— Paul Miller in his book, A PRAYING LIFE, page 89

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Prayers & tears

Pastor Alistair Begg has sent out a wonderful devotional thought on this verse in his “Truth For Life” email. I think he writes with the same passion and illustration of Charles Spurgeon….

Behold, he is praying — Acts 9:11

Prayers are instantly noticed in heaven. The moment Saul began to pray, the Lord heard him. Here is comfort for the distressed but praying soul. When our hearts are broken and we bow in prayer, we are often only able to employ the language of sighs and tears; still our groaning has made all the harps of heaven thrill with music.

That tear has been caught by God and treasured in the receptacle of heaven. “Put my tears in your bottle” (Psalm 56:8), implies that they are caught as they flow. The petitioner, whose fears prevent his words, will be well understood by the Most High. He may only look up with misty eye; but “prayer is the falling of a tear.”
. . . . .
Read the rest HERE….

I would encourage you to subscribe too…
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Nine ways to pray for your soul

Earlier this year, John Piper posted this brief list of nine biblical ways to “pray for yourself so that you’re praying in sync with the way God works.” Note the Scripture attached to each item. Don’t just read the list — pray it!

1. For the desire of my heart to be toward God and his Word.
Incline my heart to Your testimonies and not to gain. (Psalm 119:36)

2. For the eyes of my heart to be opened.
Open my eyes, that I may behold wonderful things from Your law. (Psalm 119:18)

chp_shadow3. For my heart to be enlightened with these “wonders.”
[I pray] that the eyes of your heart may be enlightened. (Ephesians 1:18)

4. For my heart to be united, not divided, for God.
O Lord, I will walk in Your truth; unite my heart to fear Your name. (Psalm 86:11)

5. For my heart to be satisfied with God and not with the world.
O satisfy us in the morning with Your steadfast love, that we may rejoice and be glad all our days. (Psalm 90:14)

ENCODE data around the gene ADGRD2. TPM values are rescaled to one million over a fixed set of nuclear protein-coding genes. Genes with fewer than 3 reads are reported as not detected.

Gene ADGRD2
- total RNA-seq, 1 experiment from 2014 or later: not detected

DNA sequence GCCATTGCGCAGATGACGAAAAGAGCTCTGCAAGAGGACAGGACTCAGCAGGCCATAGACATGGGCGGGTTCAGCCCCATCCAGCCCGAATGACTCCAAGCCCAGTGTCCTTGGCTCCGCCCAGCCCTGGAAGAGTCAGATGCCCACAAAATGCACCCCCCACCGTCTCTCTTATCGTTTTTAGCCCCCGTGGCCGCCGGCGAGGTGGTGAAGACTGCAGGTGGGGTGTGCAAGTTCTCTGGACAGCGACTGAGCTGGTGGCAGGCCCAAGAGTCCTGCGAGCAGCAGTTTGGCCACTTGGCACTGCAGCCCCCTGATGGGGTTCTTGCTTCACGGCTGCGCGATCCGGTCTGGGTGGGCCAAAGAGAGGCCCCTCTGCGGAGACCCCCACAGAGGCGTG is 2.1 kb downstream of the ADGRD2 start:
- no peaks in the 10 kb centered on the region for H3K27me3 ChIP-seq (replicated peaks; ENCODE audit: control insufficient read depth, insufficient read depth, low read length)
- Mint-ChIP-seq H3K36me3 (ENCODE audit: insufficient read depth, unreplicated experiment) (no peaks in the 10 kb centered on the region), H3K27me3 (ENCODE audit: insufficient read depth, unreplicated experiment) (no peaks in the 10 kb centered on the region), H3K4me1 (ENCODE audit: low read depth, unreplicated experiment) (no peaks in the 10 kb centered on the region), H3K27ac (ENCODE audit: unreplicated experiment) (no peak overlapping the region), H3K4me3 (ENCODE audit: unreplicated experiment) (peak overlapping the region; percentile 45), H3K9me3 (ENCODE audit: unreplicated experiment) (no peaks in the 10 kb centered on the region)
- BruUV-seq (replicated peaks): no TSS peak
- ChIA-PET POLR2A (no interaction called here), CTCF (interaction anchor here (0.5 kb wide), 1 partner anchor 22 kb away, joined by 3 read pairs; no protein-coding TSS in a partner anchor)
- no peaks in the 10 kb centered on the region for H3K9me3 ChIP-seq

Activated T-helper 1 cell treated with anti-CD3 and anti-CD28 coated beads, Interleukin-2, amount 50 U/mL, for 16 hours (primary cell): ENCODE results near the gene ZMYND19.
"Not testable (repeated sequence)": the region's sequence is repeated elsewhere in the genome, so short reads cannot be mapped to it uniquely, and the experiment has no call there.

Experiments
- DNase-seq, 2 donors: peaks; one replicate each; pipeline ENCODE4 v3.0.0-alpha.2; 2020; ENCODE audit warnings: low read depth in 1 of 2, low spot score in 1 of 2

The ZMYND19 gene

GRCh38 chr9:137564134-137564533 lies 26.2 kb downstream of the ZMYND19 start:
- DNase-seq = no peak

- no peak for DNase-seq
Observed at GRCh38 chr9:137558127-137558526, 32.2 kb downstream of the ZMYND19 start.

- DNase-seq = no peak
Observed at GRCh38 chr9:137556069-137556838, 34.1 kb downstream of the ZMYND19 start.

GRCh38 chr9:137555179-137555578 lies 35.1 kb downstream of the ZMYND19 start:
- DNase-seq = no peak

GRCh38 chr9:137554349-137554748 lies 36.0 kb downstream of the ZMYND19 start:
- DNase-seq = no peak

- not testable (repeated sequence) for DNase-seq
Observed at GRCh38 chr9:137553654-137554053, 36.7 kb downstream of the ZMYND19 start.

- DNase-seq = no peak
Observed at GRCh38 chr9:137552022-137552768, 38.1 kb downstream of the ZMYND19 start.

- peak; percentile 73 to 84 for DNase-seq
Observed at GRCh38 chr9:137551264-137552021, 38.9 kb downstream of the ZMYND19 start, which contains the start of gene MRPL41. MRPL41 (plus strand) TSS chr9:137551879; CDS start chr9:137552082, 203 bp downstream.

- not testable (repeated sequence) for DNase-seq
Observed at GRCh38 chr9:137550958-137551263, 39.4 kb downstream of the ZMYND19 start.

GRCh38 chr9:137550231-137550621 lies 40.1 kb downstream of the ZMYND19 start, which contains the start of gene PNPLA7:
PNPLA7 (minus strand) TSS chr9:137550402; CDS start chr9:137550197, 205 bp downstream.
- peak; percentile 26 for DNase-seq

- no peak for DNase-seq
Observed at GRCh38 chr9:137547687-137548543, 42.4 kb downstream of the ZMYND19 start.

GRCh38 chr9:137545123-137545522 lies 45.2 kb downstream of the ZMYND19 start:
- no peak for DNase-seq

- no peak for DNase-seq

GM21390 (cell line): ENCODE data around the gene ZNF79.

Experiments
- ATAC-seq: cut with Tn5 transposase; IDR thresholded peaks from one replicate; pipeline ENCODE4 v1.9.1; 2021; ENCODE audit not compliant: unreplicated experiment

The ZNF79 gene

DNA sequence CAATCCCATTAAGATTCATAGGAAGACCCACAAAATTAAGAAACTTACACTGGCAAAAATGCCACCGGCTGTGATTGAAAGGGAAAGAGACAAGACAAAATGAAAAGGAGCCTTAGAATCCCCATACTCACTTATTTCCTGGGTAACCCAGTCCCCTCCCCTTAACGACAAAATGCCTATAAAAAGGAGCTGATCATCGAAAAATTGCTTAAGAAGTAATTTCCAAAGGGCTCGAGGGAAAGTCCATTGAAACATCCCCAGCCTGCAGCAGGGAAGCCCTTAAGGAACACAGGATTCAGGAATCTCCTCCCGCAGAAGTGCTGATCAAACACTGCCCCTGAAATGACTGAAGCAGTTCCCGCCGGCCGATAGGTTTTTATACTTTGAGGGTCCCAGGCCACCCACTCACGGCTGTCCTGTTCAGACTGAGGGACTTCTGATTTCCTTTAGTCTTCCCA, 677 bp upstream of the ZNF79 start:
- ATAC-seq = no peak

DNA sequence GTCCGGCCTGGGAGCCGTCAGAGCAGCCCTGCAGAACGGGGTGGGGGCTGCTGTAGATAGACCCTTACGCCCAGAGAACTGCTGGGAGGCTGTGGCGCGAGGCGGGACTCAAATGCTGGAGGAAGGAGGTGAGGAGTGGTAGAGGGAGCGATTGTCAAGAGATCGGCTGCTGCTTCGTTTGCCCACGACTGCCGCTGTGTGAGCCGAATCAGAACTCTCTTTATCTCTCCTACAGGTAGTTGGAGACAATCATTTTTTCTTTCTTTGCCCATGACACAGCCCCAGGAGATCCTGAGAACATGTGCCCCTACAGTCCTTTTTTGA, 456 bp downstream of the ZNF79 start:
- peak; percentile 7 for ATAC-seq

6. For strength in this joy, and endurance during the dark seasons.
[I pray that God] would grant you, according to the riches of His glory, to be strengthened with power through His Spirit in the inner man. (Ephesians 3:16)

7. For visible good deeds and works of love to others.
[I pray that you] will walk in a manner worthy of the Lord…bearing fruit in every good work. (Colossians 1:10)

8. For God to be glorified.
Hallowed be thy name. (Matthew 6:9)

9. In Jesus’ name.
He who did not spare his own Son but gave him up for us all, will he not also give us all things with him? (Romans 8:32)

AMEN!
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Week of Prayer 2009 begins

rembrandt_stjerome_prayer454x650With each new year comes a need for our annual Week of Prayer at CPCC! Each Prayer Week begins with a fresh sermon on prayer from God’s Word. This year our guest preacher is Rev. Jim Hale of Saratoga Chapel in Ballston Lake, NY.
Pastor Hale preached yesterday in our morning service from Acts 4 on The Beauty, Delight & Power 
of Corporate Prayer [watch for link to online sermon]. He then also taught the Adult Sunday School Class on perseverance in prayer, from The Parable of the Persistent Widow (Luke 18).

Last night, we had a good turnout for our annual “CONCERT OF PRAYER.” This hour uses several 6-8 minute segments of praying, each “orchestrated” around a set theme. It is a powerful way to begin praying together.

Monday through Friday, from 7-8:15 PM, a nightly prayer meeting is led by an Elder in someone’s home. These begin with a brief devotional thought then requests are shared and conversational praying begins. Many folks attempt to attend all five weeknight meetings to watch how the Holy Spirit is working among us during the week.

On Saturday, at 9 AM, we gather in the Fireside Room for our annual Prayer & Praise Breakfast, where answers to prayer & testimonies are shared, and one final round of prayer takes place.

Our theme verse is from James 1:17a as we look in prayer to God, our heavenly Father….

Every good gift and every perfect gift is from above, coming down from the Father of lights with whom there is no variation or shadow due to change.

May the Lord again open our eyes to the power, privilege and potential of prayer among us during “Prayer Week 2009.”

Yours by divine mercy,
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PS — tonight’s meeting is at my house…

Praying for a Pastor

An older, wiser brother in the Lord, Pastor Ligon Duncan, (one of the T4G founders) put these thoughts together on how one might pray for their pastor….